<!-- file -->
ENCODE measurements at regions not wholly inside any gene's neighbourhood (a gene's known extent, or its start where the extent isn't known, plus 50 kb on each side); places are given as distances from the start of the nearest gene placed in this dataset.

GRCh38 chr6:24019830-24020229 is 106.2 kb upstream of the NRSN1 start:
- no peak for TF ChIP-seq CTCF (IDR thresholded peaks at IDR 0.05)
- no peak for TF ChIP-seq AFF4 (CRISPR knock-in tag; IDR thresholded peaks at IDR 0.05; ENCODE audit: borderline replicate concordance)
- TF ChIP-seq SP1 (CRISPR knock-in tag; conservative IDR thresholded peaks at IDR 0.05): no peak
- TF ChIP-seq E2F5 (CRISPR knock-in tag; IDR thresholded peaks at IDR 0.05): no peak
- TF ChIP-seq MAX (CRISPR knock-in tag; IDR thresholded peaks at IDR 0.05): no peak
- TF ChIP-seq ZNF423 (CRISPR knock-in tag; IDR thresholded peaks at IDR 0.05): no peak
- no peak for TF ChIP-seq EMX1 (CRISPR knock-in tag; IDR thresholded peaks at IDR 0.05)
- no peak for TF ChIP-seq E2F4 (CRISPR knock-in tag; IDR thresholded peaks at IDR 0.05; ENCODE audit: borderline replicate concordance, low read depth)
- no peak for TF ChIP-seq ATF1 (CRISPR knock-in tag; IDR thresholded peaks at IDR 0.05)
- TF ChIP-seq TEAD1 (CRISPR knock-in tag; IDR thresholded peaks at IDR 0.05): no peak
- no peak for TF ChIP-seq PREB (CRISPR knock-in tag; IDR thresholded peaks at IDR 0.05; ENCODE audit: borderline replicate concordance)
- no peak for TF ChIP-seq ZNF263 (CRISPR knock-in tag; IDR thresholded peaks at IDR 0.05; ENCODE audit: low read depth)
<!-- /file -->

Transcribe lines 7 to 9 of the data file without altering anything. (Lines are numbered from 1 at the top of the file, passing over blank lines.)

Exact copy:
- TF ChIP-seq MAX (CRISPR knock-in tag; IDR thresholded peaks at IDR 0.05): no peak
- TF ChIP-seq ZNF423 (CRISPR knock-in tag; IDR thresholded peaks at IDR 0.05): no peak
- no peak for TF ChIP-seq EMX1 (CRISPR knock-in tag; IDR thresholded peaks at IDR 0.05)